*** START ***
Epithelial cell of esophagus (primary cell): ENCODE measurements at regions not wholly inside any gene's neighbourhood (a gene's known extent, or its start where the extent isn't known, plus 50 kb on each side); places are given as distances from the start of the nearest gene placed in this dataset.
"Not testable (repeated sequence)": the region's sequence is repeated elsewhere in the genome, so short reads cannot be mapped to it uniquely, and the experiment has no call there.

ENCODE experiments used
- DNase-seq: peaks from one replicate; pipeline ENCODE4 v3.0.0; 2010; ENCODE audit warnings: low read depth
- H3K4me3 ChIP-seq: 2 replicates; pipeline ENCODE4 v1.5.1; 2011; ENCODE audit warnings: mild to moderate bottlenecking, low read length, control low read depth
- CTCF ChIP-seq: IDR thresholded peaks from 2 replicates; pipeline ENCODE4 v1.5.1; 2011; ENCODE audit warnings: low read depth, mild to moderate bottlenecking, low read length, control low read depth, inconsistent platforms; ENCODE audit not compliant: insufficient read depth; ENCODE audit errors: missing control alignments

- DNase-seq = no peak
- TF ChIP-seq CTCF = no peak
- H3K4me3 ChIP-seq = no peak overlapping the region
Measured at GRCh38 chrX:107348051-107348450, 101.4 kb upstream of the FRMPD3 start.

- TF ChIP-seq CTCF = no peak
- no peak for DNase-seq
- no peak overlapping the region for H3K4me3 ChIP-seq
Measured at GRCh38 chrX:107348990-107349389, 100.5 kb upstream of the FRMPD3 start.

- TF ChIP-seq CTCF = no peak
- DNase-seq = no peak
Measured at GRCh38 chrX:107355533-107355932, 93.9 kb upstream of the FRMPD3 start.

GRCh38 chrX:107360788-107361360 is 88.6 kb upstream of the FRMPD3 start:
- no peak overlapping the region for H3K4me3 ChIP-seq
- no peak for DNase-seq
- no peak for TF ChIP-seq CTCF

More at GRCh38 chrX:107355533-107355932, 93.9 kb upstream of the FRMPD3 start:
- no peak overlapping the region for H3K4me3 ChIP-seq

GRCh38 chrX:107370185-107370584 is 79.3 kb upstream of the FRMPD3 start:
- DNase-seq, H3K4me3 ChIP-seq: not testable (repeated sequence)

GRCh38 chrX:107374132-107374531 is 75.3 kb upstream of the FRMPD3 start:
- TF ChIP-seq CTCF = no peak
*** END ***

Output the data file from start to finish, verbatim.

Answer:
Epithelial cell of esophagus (primary cell): ENCODE measurements at regions not wholly inside any gene's neighbourhood (a gene's known extent, or its start where the extent isn't known, plus 50 kb on each side); places are given as distances from the start of the nearest gene placed in this dataset.
"Not testable (repeated sequence)": the region's sequence is repeated elsewhere in the genome, so short reads cannot be mapped to it uniquely, and the experiment has no call there.

ENCODE experiments used
- DNase-seq: peaks from one replicate; pipeline ENCODE4 v3.0.0; 2010; ENCODE audit warnings: low read depth
- H3K4me3 ChIP-seq: 2 replicates; pipeline ENCODE4 v1.5.1; 2011; ENCODE audit warnings: mild to moderate bottlenecking, low read length, control low read depth
- CTCF ChIP-seq: IDR thresholded peaks from 2 replicates; pipeline ENCODE4 v1.5.1; 2011; ENCODE audit warnings: low read depth, mild to moderate bottlenecking, low read length, control low read depth, inconsistent platforms; ENCODE audit not compliant: insufficient read depth; ENCODE audit errors: missing control alignments

- DNase-seq = no peak
- TF ChIP-seq CTCF = no peak
- H3K4me3 ChIP-seq = no peak overlapping the region
Measured at GRCh38 chrX:107348051-107348450, 101.4 kb upstream of the FRMPD3 start.

- TF ChIP-seq CTCF = no peak
- no peak for DNase-seq
- no peak overlapping the region for H3K4me3 ChIP-seq
Measured at GRCh38 chrX:107348990-107349389, 100.5 kb upstream of the FRMPD3 start.

- TF ChIP-seq CTCF = no peak
- DNase-seq = no peak
Measured at GRCh38 chrX:107355533-107355932, 93.9 kb upstream of the FRMPD3 start.

GRCh38 chrX:107360788-107361360 is 88.6 kb upstream of the FRMPD3 start:
- no peak overlapping the region for H3K4me3 ChIP-seq
- no peak for DNase-seq
- no peak for TF ChIP-seq CTCF

More at GRCh38 chrX:107355533-107355932, 93.9 kb upstream of the FRMPD3 start:
- no peak overlapping the region for H3K4me3 ChIP-seq

GRCh38 chrX:107370185-107370584 is 79.3 kb upstream of the FRMPD3 start:
- DNase-seq, H3K4me3 ChIP-seq: not testable (repeated sequence)

GRCh38 chrX:107374132-107374531 is 75.3 kb upstream of the FRMPD3 start:
- TF ChIP-seq CTCF = no peak